For forty years, with unfailing zeal, Jamini Roy has explored the problems of plastic form and colour, tirelessly seeking new and even more powerful means of expression.
The problems of colour and line, their dynamics and intensity, their expressive force and their relation to plastic form have been so clearly and uncompromisingly stated in his art -- and so often convincingly and originally solved -- that his work, while transcending his own time and country by its power, has busied itself with pictorial design of all time, and earned the respect of artists and critics throughout the world.
The peculiar excellence of Jamini Roy’s art is also common to eastern philosophy and civilization. It finds expression in the soothing calm and tranquillity of his pictures. However warm the colour, however complex the line, they radiate almost a physical coolness, a calm, comforting peace, undisturbed by the storms and stresses of modern life, the fruit of contemplation and distilled emotion. Secondly, every picture reflects bright, even light, unencumbered by chiaroscuro or realistic modelling, wholly concerned with the realization of pure form. Thirdly, his pictures tell no story. He prefers the particular moment when nothing seems to move and distils it the timeless moment. This gives his pictures their quality of timelessness. Fourthly, his work is rich in true pictorial form and unity of design, which holds everything together in a single pervasive rhythm and creates a world of pure painting. It is this search for unity of rhythm and design, this compulsive need to invest form with spirit that gives him no peace until he succeeds in reconstructing his theme wholly in terms of line and colour.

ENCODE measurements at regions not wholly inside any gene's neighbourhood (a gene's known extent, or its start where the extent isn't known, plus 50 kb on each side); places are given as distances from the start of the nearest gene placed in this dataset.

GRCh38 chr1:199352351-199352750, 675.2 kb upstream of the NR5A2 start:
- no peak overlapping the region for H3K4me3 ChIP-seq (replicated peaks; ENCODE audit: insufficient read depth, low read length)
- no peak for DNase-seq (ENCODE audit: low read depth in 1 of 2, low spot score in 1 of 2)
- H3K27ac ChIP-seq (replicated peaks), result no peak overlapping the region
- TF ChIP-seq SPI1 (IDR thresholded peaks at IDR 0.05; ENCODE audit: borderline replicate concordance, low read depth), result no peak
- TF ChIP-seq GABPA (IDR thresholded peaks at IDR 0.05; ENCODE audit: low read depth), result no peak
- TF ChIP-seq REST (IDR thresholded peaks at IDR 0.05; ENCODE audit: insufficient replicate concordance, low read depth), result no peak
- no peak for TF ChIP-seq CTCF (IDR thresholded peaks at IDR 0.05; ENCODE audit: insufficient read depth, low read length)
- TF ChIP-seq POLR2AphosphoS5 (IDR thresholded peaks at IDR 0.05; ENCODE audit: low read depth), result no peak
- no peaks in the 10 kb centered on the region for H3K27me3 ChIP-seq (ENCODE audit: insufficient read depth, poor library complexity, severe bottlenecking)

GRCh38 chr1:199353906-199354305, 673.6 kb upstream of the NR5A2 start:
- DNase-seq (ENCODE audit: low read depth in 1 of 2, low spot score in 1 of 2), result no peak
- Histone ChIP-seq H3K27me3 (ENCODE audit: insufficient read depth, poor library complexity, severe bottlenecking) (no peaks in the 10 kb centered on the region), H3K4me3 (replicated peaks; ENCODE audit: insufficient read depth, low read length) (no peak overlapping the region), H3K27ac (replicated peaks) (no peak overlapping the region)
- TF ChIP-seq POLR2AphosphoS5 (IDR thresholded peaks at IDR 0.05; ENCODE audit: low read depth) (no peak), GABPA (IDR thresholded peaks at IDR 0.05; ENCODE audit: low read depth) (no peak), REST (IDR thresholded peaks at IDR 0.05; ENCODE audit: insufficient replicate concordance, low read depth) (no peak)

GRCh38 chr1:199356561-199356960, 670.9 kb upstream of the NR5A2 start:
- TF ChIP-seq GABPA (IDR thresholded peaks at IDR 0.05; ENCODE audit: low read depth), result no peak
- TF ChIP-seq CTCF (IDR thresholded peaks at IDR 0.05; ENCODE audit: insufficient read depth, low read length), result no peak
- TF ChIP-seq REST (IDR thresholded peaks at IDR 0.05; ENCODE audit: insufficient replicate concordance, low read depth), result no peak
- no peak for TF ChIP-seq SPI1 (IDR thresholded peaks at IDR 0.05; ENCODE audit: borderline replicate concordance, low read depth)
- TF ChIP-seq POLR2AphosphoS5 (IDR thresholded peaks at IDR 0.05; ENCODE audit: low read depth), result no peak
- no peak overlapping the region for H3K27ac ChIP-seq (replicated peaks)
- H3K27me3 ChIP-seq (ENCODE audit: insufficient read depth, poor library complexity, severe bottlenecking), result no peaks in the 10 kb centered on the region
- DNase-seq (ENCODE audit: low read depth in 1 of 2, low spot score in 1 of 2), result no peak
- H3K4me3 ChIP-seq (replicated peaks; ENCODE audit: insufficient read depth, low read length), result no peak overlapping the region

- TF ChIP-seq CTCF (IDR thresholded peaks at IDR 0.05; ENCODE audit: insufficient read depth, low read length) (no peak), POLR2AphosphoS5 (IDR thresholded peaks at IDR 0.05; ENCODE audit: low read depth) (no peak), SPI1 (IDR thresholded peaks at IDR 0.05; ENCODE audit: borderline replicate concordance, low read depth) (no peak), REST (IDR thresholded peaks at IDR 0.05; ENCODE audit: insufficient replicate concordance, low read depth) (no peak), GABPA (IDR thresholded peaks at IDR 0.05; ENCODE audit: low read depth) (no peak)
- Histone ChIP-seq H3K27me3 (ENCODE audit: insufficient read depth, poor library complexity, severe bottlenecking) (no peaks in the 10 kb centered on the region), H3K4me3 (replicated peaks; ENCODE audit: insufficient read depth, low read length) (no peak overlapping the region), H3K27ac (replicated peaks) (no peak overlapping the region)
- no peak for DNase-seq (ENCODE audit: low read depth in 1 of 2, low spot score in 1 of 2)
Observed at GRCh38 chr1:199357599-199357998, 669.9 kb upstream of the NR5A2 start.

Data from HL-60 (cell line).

Jamini Roy has endowed his complete mastery of the Indian pictorial tradition with a new richness and rare worth. By severely limiting himself to the bare, unadorned and utterly economical use of the basic elements he has gone into the very roots of painting. After many years spent in practicing in the academic style, he has at last realised the futility of it all and applied himself fresh to the restoration of drawing. Working by slow and patient degrees he stripped his work of all superfluity and placed his figure with unerring judgement on white ground, the figure itself contoured in coloured bands. The vitality and tradition of our folk toys and folk painting helped him greatly in this regard. He discarded all ornament and distracting decorative frill, all semblance of representation, and made the painted line terse and vibrant with restrained energy. His line was so bare and unadorned that it served to bring out the essential geometric structure of an object with the merest suggestion of organic form which set the imagination free, but reminded us all the same of the reality of the original. But despite the painted contour which gave his drawing essential purity, the absence of colour still left his drawing with a certain lyrical quality. In spite of the supple fullness of his line, his drawing was linear. This was because he concerned himself a little too much with contour and the enclosing of space alone, to the comparative neglect of colour, light and deep space. He achieved all the effects of modelling through the skilful employment of a wide range of coloured bands of varying thickness. Nevertheless, colour was lacking at this stage and so was light. He, therefore, proceeded to put a thin coat of lampblack paper. Then he drew his figure again with lamp black on this ground of lampblack. This contrivance served to force the light out of the white paper within the spaces enclosed by contour bands through the thin, and unevenly black, ground coat. This served very well indeed. The figure seemed as though sculpted out of grey sandstone, fully modelled despite the utmost company of means. It acquired an adequacy of deep space and was of a grey that seemed to bring the essential colour of all created matter. Later on he achieved this sense of deep space and was of a grey that seemed to bring out the essential colour of all created matter. Later on he achieved this sense of deep space in still another way by placing an ovoid across a larger ovoid, and putting on a second coat of lampblack on the picture, or, by an arrangement of large reddish brown spots on a ground of the same colour, strangely reminiscent of the red soil of Bankura, his home. What is more, his figures achieved an astonishing monumentality. But that essential creative reality that comes only through the perfect synthesis of colour, line, light and space, still escaped him. His work lacking as it was in light and colour, was still partial; his line and contour were much too dominant. Under the compelling need to restore colour to its rightful place, he laid on masses of large, bright even colours to heighten his contours, as in his Krishna Balaram, Gopini or Ramayana sequences. He made the light settle on yellow band or thick lines or the whites of eyes. At the same time he made his line and contour serve to the utmost. This not only gave his line great strength but also a very convincing emotional tension to the enclosed spaces. He has of course painted landscapes all his life, in which his use of colour, light, line and space has been very successful indeed. Nevertheless he still felt the urge to set his pictorial design free by breaking through the walls of line and contour. His choice at this juncture of the squarely woven palm leaf mat to serve as canvas appears to have been no accident or personal fad at all. On the contrary, it had an element of inevitability, as it were. The very weave of the mat broke up his contour and produced areas of colour and which often leaped over his bands, melted and got lost in each other. The interstices of the mat themselves reflected a myriad points of light which gave his pictures a new richness.